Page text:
STEM Council member and Chairman, President and CEO of Rockwell Collins, Kelly Ortberg, serves as co-chair of the Board for FIRST. John Deere and Rockwell Collins are Strategic Partners of FIRST as well. More information about the FIRST organization is at or see FIRST in Iowa at Details about Iowa' s STEM Scale-Up Program are at

STEM Prominent in Scaling Work-Based Learning

Iowa's core team of leaders at the cross-state meeting of the National Governors Association Policy Academy on Scaling Work-Based Learning in Billings, Montana, in May. L to R, Jennifer Meier and Jill Lippincott of IEDA, Laurie Phelan of iJAG, Beth Townsend of IWD, Montana Lt. Governor Mike Cooney, Linda Fandel of the Governor's Office, Jeff Weld of STEM and Dave Mitchell of IVRS. 
Since late 2015, a core team of Iowans representing a broad spectrum of agencies has been working in concert with peers in five other states to scale work-based learning (WBL) in high-demand fields. Powered by the high-octane fuel of a National Governors Association (NGA) grant, deliverables are beginning to crystallize around practices and policies that will advance WBL in secondary and post-secondary educational settings.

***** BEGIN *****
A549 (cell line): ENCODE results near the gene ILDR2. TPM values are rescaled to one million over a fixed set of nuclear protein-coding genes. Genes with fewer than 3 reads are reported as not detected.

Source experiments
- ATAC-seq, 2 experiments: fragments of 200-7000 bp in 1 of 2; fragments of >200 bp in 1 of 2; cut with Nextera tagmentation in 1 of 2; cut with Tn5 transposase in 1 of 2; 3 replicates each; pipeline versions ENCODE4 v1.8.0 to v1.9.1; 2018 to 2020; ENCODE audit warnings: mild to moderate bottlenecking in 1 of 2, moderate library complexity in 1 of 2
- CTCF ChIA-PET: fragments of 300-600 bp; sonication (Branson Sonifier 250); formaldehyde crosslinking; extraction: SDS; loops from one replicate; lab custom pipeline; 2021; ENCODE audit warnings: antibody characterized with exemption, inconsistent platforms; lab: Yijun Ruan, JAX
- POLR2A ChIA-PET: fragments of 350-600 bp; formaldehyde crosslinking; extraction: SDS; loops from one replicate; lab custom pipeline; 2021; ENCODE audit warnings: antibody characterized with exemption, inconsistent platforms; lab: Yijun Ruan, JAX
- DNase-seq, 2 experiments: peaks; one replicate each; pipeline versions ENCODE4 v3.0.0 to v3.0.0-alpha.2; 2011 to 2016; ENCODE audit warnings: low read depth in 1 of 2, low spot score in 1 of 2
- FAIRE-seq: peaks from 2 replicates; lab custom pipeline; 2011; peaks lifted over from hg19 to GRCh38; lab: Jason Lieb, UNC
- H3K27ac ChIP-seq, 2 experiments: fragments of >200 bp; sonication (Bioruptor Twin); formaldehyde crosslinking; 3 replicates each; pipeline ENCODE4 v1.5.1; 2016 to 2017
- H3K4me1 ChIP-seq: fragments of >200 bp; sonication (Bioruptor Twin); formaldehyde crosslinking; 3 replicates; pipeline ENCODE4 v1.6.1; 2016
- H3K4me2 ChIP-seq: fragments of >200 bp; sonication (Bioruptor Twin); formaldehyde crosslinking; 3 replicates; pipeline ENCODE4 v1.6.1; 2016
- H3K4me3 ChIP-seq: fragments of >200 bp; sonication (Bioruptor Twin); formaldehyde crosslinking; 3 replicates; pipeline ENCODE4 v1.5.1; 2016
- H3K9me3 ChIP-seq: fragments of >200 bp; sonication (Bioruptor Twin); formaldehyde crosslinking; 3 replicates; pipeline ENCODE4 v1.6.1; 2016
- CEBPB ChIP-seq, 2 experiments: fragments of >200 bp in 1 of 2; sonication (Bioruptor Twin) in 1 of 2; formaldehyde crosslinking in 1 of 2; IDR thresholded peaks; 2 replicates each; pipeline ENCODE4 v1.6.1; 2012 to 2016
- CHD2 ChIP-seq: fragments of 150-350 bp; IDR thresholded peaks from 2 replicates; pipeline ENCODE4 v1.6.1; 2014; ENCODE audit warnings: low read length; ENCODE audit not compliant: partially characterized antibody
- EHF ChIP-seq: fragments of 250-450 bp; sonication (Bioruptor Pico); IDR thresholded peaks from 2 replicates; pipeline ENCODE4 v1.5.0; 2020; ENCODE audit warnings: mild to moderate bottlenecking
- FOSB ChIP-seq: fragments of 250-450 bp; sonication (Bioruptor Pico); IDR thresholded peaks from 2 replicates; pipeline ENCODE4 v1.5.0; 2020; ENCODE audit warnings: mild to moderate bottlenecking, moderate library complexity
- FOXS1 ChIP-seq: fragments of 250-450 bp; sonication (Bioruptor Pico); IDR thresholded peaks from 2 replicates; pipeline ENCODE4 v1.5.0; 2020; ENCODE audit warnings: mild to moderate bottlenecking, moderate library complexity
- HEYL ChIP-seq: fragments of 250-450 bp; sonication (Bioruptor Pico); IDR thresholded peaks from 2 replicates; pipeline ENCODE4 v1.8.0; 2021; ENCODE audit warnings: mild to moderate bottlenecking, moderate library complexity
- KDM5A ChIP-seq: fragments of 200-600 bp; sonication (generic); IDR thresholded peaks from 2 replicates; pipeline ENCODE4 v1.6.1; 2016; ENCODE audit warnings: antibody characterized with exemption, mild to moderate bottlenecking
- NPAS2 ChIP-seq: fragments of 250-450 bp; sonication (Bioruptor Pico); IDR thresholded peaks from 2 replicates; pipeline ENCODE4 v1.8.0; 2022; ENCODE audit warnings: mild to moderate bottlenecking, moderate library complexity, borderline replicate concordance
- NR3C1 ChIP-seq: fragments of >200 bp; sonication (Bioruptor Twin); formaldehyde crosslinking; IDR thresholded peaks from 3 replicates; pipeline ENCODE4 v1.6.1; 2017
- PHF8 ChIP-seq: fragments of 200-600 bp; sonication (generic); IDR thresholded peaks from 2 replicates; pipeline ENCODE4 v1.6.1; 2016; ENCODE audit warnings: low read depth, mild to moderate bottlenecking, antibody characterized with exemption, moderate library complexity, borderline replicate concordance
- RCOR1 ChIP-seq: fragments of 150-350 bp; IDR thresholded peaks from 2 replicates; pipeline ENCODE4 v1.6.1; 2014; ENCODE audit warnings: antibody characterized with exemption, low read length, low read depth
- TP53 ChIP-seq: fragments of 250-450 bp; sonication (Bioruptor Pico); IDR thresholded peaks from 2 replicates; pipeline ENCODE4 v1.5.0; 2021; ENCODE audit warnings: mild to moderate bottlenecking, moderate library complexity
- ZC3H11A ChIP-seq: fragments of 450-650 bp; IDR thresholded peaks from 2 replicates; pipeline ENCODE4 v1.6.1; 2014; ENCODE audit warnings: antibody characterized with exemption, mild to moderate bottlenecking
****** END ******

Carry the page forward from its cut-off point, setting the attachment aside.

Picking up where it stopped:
Iowa's Future Ready goal of 70 percent of our workforce gaining education or training beyond high school by 2025 depends on the expansion of WBL experiences such as Registered Apprenticeships, Quality Pre-Apprenticeships, internships and other opportunities for learners to explore, prepare and train for the high-demand careers that await. Final recommendations to come forth from the NGA-WBL team later this summer include a singular and reliable definition of WBL, examples of best practices, assessment strategies, ways to expand WBL to more learners, an awareness campaign and, of course, a major statewide conference coming up on June 21.

Iowa's STEM BEST® school-business partnerships and emergent Quality Pre-Apprenticeship models, as well as Registered Apprenticeships through Iowa Workforce Development and internships through Iowa's Economic Development Authority are examples of leading-edge WBL practices to build upon. Direct any questions regarding what or whom make up Iowa's NGA-WBL effort to project co-leads Pradeep Kotamraju at the Iowa Department of Education ( or Jeff Weld, executive director of the Governor's STEM Advisory Council (